The world's most capable, rugged and secure
industrial control system...
Introducing Bedrock OSA® Remote
- Intrinsically-secure PLC and RTU control
- 10 or 20 channels of universal I/O
- Free IEC 61131-3 engineering software
- -40ºC to +80ºC temperature range
- Rugged, all-metal case 5.4 in x 8.9 in x 2.3 in
An Internet Cyber Security Cookbook
April 26, 2022 | Robert Bergman
A March 21, 2022 fact sheet from the White House briefing room urges technology companies to build cyber security in from the ground up, telling them “bake it in, don’t bolt it on.” Also released last month was a preliminary NIST document “Protecting Information and System Integrity in Industrial Control System Environments: Cybersecurity for the Manufacturing Sector,” which contained an appendix that could be an ingredient list for baking cyber security into IoT devices.
The NIST Cybersecurity for IoT program defines a set of device cybersecurity capabilities that device manufacturers should consider integrating into their IoT devices to enhance the security of the manufacturing environment, which by their definition, includes both process and discrete manufacturing. The recommendations target connected devices and their environments.
NIST does qualify its suggestions with an acknowledgment that IoT capabilities are constantly evolving and that boundaries between IoT devices and other industrial equipment are blurring. That said, they still managed to generate a 50-page table of desirable security capabilities for internet-connected devices.
What’s on the table?
The NIST table lists capabilities in 17 categories, including access control, data protection, software and system integrity, software maintenance, network management, and data management. And these decompose further into subcategories.
For example, the access control capability “managing, verifying, revoking and auditing identities for authorized devices, users, and processes,” decomposes into 15 technical subcategories such as uniquely identifying on premise IoT devices, managing remote IoT devices, managing unique IDs along with other “nontechnical supporting” capability, such as providing information about software updates, instructions for configuration settings, and supply chain information.
In total, NIST suggests more than 200 technical and non-technical characteristics that it believes device manufacturers should incorporate in their devices to enhance internet cyber security. However, they developed main document to which the internet recommendations append, on the stated assumption that most manufacturing devices in use today do not have the capability to deliver these characteristics and must therefore rely on other system components such as gateways, proxies, IoT platforms, and other hardware and software add-ons. The main document provides guidance in helping companies configure such functionality with existing applications, sometimes requiring two or more applications to configure the protection.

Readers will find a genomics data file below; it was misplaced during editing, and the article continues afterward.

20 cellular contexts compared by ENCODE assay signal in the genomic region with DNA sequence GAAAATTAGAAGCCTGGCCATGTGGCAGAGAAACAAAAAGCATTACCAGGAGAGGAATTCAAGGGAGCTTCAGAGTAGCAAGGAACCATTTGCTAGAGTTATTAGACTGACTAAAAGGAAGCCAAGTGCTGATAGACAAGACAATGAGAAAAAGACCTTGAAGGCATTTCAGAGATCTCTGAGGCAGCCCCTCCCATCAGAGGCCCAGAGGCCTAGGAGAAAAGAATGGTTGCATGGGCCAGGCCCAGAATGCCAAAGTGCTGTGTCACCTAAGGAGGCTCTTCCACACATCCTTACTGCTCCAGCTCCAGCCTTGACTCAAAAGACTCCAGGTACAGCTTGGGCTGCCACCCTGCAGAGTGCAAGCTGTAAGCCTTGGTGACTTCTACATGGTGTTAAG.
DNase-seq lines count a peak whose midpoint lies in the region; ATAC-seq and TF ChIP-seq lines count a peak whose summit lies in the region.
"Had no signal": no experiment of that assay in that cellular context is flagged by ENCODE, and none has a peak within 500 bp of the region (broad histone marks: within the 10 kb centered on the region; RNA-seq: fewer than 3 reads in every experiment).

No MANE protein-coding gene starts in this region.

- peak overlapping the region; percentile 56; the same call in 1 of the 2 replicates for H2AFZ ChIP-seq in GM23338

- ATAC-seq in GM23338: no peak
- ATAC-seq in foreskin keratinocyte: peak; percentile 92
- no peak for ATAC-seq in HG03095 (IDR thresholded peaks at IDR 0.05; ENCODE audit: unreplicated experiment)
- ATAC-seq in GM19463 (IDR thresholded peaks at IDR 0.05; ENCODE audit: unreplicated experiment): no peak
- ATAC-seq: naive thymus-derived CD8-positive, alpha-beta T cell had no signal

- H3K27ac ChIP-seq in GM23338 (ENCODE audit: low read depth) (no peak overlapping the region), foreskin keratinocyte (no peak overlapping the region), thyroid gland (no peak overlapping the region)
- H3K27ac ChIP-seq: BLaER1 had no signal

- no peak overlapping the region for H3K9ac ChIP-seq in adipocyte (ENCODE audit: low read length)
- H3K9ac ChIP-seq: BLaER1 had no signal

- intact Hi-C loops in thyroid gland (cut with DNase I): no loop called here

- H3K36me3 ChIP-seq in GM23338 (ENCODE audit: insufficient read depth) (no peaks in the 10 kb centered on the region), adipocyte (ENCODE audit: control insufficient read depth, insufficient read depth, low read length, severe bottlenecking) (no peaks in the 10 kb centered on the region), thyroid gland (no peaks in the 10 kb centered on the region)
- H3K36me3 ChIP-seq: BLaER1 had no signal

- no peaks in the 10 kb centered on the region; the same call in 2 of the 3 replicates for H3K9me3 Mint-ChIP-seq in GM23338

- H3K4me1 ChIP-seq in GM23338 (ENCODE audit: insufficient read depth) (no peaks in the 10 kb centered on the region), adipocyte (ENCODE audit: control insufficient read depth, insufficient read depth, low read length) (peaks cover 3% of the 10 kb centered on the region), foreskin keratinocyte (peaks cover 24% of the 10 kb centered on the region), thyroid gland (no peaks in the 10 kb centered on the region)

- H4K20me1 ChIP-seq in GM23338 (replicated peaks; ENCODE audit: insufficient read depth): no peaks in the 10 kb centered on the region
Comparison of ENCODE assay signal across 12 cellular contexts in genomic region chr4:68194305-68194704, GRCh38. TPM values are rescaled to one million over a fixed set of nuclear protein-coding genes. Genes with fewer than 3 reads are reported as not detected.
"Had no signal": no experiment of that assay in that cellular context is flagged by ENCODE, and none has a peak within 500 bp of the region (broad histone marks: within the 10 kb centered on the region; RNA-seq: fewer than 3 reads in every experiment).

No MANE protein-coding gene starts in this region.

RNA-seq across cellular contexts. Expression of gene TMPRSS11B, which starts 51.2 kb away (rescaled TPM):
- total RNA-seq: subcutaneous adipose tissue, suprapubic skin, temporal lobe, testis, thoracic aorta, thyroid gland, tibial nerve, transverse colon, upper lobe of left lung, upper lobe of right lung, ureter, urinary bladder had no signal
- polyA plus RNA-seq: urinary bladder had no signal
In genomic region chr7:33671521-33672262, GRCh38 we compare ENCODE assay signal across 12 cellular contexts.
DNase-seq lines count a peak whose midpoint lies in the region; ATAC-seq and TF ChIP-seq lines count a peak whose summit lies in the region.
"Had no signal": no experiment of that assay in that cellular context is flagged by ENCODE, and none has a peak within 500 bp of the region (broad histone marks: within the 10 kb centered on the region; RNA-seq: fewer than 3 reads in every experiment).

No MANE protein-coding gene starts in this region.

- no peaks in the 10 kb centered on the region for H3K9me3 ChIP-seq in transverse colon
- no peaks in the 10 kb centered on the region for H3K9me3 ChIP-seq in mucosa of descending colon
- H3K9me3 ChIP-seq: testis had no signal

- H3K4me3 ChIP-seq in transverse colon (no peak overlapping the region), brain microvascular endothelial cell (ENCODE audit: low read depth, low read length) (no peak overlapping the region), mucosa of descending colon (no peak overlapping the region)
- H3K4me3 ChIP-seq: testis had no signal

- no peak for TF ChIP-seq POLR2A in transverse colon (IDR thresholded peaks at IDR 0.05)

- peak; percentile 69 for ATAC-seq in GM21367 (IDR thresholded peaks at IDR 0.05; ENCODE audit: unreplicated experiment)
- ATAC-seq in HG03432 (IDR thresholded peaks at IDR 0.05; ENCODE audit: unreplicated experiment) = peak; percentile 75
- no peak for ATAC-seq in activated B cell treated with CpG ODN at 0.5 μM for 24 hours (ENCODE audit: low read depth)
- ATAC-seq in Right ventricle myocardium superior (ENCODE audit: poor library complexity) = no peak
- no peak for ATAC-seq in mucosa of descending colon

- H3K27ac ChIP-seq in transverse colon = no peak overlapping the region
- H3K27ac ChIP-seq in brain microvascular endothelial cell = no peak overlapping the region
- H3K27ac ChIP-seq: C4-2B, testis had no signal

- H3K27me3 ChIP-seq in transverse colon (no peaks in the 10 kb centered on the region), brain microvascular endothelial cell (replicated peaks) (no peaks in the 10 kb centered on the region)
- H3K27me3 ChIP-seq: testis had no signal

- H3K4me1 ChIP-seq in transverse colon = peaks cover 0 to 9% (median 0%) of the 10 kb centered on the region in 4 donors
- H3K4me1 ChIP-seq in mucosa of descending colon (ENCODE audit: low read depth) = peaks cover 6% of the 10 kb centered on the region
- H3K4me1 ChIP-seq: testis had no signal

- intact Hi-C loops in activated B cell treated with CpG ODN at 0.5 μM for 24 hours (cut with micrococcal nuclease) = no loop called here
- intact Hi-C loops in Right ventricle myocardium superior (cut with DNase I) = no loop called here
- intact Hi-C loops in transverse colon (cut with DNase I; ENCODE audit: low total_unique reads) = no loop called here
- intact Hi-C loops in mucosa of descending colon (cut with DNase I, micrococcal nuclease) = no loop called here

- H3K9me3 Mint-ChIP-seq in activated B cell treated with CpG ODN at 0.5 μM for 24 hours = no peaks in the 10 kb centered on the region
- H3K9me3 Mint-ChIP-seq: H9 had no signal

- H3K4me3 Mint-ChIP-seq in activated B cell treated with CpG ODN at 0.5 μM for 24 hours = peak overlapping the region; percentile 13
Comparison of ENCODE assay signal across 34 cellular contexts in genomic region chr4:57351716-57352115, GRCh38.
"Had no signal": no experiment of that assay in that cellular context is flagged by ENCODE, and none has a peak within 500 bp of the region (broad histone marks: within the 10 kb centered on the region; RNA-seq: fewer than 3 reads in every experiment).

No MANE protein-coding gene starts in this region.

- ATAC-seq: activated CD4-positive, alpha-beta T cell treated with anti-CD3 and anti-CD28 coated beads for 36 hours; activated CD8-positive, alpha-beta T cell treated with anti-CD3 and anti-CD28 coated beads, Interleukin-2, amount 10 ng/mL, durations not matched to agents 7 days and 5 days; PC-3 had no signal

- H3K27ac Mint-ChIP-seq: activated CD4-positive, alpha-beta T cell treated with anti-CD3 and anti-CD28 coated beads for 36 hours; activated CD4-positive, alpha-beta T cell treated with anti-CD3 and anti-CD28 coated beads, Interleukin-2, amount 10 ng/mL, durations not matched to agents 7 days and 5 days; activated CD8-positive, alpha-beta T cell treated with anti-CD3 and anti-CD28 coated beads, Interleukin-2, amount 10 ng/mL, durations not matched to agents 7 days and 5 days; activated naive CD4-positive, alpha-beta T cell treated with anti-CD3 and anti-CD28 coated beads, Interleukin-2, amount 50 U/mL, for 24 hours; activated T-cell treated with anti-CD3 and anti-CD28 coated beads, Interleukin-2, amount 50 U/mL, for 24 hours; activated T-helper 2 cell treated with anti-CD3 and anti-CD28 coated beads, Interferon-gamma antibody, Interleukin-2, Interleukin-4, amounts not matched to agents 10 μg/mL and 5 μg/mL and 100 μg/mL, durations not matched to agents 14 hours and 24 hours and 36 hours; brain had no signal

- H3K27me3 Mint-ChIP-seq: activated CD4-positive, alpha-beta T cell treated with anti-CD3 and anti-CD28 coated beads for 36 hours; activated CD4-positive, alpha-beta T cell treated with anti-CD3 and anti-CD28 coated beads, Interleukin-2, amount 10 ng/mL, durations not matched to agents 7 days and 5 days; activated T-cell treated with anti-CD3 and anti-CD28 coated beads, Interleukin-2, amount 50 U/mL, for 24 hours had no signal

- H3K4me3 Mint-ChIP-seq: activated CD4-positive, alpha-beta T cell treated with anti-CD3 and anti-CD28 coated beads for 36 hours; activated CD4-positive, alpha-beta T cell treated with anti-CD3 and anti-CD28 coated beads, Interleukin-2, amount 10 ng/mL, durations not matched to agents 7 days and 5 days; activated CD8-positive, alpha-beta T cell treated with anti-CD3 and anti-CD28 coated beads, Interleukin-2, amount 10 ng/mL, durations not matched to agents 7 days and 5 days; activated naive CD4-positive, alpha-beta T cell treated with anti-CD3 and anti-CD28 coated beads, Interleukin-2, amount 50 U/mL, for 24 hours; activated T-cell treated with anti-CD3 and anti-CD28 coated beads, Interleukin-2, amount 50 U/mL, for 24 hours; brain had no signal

While adding so much external functionality to the industrial network may indeed have some value, automation users should not have to contend with it at all. Their attention must be on process control, safety, environmental stewardship and profitability. All cyber security should be invisible to the end users. It should come standard with the controls. When the cyber security is built into the device electronics, security just happens. NIST would no doubt align with the White House position that cyber security should be baked in, but the fact that they have created a 300 plus page document providing guidance on how to bolt security onto insecure legacy systems indicates they also think of it as something for the future.
Except for well-executed proxies, however, these extrinsic solutions do not free users from cyber security concerns at all. Instead, they put cyber security right in the face — and the budget – of the automation end users. And by a “well-executed proxy,” we mean processes in which existing control data can route through an intrinsically secure edge control device that will manage authentication and encryption of critical data and controls in phases, while the plant transitions to a fully secure system.
For an example of a company that is doing that exactly, download this Bedrock Automation Case Study.